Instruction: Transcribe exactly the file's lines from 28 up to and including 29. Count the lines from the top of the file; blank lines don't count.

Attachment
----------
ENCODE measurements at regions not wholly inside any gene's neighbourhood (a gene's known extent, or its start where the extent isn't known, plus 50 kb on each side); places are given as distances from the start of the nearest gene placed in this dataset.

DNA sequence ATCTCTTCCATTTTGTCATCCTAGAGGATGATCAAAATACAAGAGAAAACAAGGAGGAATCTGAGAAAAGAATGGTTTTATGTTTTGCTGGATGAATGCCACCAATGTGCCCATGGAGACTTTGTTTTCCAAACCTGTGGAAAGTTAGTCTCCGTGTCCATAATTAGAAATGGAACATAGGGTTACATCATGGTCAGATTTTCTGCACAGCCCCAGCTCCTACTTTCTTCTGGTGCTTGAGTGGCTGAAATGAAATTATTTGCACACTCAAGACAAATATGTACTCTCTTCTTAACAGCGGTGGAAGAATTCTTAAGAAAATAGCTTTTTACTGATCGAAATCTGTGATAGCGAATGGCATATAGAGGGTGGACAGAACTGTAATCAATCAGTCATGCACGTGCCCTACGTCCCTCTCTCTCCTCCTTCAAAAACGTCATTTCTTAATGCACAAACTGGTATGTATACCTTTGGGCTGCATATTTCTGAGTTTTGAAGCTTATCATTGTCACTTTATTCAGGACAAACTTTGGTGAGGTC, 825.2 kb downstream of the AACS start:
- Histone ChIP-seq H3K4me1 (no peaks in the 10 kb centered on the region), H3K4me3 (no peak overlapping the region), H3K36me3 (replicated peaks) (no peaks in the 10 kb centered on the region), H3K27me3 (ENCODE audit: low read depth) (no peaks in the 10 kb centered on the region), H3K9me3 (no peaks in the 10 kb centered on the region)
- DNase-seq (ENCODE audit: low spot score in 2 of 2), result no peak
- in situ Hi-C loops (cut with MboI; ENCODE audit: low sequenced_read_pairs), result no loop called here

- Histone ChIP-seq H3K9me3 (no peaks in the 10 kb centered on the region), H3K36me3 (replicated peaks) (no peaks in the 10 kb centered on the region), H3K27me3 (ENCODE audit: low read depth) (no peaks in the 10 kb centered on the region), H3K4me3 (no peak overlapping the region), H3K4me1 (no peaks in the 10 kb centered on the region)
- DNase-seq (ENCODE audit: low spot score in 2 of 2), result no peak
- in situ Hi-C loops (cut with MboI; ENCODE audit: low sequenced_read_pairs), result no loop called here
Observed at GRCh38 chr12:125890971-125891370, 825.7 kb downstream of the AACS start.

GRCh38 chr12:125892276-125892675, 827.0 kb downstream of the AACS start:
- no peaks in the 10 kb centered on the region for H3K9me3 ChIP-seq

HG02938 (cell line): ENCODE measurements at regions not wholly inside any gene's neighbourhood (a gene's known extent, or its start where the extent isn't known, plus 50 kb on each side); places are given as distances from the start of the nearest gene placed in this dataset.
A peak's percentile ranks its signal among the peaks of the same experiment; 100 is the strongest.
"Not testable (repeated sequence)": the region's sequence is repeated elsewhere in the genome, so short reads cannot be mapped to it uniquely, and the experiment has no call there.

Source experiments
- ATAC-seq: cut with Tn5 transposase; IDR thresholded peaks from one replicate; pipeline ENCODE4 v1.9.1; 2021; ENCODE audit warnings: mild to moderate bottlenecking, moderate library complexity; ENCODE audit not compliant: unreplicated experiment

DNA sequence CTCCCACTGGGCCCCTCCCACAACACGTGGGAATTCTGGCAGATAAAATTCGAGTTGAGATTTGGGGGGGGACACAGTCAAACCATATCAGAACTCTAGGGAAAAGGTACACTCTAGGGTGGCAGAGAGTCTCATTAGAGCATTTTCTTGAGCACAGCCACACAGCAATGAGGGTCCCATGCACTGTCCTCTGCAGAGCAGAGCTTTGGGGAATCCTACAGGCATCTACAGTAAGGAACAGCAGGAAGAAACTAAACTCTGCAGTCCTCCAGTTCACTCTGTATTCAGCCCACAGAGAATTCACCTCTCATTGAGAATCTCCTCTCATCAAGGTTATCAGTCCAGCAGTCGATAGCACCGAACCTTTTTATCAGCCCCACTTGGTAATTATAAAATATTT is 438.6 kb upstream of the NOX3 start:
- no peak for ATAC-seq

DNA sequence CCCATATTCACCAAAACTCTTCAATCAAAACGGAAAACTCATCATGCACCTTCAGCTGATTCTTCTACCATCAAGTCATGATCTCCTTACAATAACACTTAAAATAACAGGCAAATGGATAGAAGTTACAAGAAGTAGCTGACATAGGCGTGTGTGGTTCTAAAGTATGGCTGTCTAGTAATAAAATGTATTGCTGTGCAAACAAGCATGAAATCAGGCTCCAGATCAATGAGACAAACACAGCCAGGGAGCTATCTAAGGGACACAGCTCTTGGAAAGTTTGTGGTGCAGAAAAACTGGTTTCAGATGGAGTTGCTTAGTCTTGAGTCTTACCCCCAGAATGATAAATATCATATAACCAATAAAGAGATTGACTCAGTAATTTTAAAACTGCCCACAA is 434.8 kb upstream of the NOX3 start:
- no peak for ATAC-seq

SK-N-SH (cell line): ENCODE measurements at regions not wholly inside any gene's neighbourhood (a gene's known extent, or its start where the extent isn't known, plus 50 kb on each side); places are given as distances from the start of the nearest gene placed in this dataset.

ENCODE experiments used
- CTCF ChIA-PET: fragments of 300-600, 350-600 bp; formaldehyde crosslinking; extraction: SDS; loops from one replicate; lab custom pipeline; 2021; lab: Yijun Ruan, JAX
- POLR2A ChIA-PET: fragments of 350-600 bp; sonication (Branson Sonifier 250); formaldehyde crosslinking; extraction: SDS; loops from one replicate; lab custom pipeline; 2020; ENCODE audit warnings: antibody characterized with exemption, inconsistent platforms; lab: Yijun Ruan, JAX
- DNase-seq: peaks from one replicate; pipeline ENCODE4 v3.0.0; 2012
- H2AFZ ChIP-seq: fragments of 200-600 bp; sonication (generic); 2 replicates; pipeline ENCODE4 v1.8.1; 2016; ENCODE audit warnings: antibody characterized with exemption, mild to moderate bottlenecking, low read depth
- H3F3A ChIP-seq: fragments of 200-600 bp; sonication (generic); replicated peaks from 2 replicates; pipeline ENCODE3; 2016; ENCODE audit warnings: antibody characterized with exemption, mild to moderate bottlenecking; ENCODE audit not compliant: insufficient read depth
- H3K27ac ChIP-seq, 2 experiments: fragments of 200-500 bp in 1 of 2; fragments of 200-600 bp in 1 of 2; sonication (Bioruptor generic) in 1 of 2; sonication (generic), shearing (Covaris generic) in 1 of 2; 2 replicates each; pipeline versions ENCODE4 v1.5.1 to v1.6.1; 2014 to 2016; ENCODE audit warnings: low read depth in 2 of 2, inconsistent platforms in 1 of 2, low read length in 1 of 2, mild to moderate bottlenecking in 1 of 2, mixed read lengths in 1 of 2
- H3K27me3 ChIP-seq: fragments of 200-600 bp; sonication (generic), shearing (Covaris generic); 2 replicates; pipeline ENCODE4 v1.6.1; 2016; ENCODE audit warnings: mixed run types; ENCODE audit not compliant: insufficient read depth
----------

- H3K27ac ChIP-seq, 2 experiments: fragments of 200-500 bp in 1 of 2; fragments of 200-600 bp in 1 of 2; sonication (Bioruptor generic) in 1 of 2; sonication (generic), shearing (Covaris generic) in 1 of 2; 2 replicates each; pipeline versions ENCODE4 v1.5.1 to v1.6.1; 2014 to 2016; ENCODE audit warnings: low read depth in 2 of 2, inconsistent platforms in 1 of 2, low read length in 1 of 2, mild to moderate bottlenecking in 1 of 2, mixed read lengths in 1 of 2
- H3K27me3 ChIP-seq: fragments of 200-600 bp; sonication (generic), shearing (Covaris generic); 2 replicates; pipeline ENCODE4 v1.6.1; 2016; ENCODE audit warnings: mixed run types; ENCODE audit not compliant: insufficient read depth